Monday, March 18, 2019

Have I become too much of a specialist to find a job?

Up until about two years ago I had a really good job. I was an Educational Software Developer, with a sort of skunk-works remit. I did the special projects, sometimes linked to Educational Research, and sometimes just intended to improve the ability of teachers to create good quality content. I also had a quiet office, where I could use voice recognition software, and make training videos. In the neighbouring offices I had colleagues I could bounce ideas off who were interested in the use of technology to support learning & teaching. There were things that weren't perfect - I hadn't really been getting enough time to properly engage with the IMS Global QTI working group, so had dropped off that, and I felt my expertise in e-learning technology and interoperability standards wasn't being used as effectively as it could be. JISC development grants had also ended, so that way of funding interesting work was gone. However, overall I was fairly happy in my job, and felt I was making a useful contribution to supporting teaching.

Then there was a change - a reorganization moved me and my colleagues who do the technical support and local customizations for Moodle from a teaching support department to a IT business systems department. We were promised our jobs wouldn't change, however mine has changed beyond all recognition. In this department we do not do experiments - projects that might fail, and we do not initiate anything. Anything interesting I was working on was cancelled, as it either had too few users, or might lead to support requirements. That included every project that aligned to my PhD. I also have several more layers of management between me and decision makers, so my expertise is far more deeply buried, and my University web page no longer lists research interests, grants and publications, so staff who look me up just see a job title that doesn't really reflect who I am.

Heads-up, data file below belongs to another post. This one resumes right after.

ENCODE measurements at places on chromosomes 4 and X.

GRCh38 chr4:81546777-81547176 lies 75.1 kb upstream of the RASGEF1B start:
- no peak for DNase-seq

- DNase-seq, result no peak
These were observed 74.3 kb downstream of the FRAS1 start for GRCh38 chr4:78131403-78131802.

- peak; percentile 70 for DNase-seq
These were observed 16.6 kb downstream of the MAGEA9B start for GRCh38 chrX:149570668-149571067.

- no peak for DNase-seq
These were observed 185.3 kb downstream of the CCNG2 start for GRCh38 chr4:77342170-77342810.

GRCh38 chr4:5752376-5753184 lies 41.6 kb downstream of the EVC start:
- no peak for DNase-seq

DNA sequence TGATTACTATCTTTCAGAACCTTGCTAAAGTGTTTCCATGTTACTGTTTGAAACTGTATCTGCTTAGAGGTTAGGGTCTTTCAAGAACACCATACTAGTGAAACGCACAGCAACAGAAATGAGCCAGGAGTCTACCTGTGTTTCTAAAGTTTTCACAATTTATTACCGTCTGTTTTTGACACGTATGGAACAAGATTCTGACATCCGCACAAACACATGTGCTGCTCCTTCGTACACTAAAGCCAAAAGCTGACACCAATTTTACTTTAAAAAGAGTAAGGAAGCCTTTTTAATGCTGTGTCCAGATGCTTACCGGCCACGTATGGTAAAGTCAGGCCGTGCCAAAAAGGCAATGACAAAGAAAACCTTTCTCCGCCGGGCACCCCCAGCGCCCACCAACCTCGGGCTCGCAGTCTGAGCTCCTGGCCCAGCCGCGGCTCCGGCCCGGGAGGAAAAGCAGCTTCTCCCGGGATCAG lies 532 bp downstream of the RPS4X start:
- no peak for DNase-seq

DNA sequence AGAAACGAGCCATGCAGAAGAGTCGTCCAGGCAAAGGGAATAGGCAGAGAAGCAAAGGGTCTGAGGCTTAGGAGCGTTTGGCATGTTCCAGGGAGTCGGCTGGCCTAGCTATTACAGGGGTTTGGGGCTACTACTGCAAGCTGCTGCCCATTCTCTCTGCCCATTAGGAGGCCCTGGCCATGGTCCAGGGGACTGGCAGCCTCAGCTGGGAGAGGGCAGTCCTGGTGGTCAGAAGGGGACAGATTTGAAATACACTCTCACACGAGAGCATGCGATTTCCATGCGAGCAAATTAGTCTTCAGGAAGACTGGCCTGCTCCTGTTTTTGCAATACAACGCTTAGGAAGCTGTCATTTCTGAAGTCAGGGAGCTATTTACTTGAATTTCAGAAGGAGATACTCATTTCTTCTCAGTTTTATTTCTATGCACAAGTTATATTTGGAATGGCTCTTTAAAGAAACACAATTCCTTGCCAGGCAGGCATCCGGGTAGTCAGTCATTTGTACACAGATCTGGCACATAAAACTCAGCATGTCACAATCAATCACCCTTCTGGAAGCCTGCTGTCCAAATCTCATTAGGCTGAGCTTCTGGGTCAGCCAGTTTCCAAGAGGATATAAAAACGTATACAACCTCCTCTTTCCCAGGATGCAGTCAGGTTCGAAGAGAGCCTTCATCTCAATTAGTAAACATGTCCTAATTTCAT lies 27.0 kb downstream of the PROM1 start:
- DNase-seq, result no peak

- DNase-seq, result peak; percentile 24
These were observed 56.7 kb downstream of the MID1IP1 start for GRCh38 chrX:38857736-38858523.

Although I still have a private office for now, it's not quiet enough to use voice recognition software, and I need to wear uncomfortable industrial ear defender headphones when I'm programming. In a few months we'll be moving to open plan - over 80 people, many with jobs that involve a lot of phone calls, densely packed with no space for work that needs silence. I'm also already largely isolated from other people with a interest in pedagogy, but the new office is off campus so my isolation will be complete.

The truth is, my job has turned into one I'd have had to be desperate to apply for, so the time has come to start job hunting. Unfortunately, jobs for Senior Educational Software Developers with experience of international collaboration on developing and implementing specialist educational interoperability standards, and an interest in educational research don't come up very often... In a way this is my problem - I got used to being an internationally recognised expert, but no one here knows or cares about my expertise.

So, I'm not really sure how to go about job hunting. My ideal outcome would be for the University to create an appropriate role for me, but I doubt that will happen, so if anyone else wants to offer me a job, I'd like to hear from you.